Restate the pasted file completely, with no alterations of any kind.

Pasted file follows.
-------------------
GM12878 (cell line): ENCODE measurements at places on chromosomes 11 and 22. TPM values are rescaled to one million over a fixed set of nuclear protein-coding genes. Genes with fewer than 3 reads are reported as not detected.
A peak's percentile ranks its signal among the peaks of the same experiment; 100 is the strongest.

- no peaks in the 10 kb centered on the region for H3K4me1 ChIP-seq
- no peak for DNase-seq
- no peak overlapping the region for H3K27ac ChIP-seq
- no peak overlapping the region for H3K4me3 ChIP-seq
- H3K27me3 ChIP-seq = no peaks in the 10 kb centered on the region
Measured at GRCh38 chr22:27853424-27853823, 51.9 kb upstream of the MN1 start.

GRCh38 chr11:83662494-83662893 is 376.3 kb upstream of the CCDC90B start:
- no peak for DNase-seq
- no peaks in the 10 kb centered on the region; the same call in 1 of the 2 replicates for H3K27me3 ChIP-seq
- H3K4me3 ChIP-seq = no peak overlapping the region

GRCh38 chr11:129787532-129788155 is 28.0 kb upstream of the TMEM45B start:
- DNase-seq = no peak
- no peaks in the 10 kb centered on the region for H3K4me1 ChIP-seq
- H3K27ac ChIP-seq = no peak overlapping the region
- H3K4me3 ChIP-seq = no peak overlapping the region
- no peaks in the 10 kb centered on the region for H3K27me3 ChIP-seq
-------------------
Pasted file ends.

GM12878 (cell line): ENCODE measurements at places on chromosomes 11 and 22. TPM values are rescaled to one million over a fixed set of nuclear protein-coding genes. Genes with fewer than 3 reads are reported as not detected.
A peak's percentile ranks its signal among the peaks of the same experiment; 100 is the strongest.

- no peaks in the 10 kb centered on the region for H3K4me1 ChIP-seq
- no peak for DNase-seq
- no peak overlapping the region for H3K27ac ChIP-seq
- no peak overlapping the region for H3K4me3 ChIP-seq
- H3K27me3 ChIP-seq = no peaks in the 10 kb centered on the region
Measured at GRCh38 chr22:27853424-27853823, 51.9 kb upstream of the MN1 start.

GRCh38 chr11:83662494-83662893 is 376.3 kb upstream of the CCDC90B start:
- no peak for DNase-seq
- no peaks in the 10 kb centered on the region; the same call in 1 of the 2 replicates for H3K27me3 ChIP-seq
- H3K4me3 ChIP-seq = no peak overlapping the region

GRCh38 chr11:129787532-129788155 is 28.0 kb upstream of the TMEM45B start:
- DNase-seq = no peak
- no peaks in the 10 kb centered on the region for H3K4me1 ChIP-seq
- H3K27ac ChIP-seq = no peak overlapping the region
- H3K4me3 ChIP-seq = no peak overlapping the region
- no peaks in the 10 kb centered on the region for H3K27me3 ChIP-seq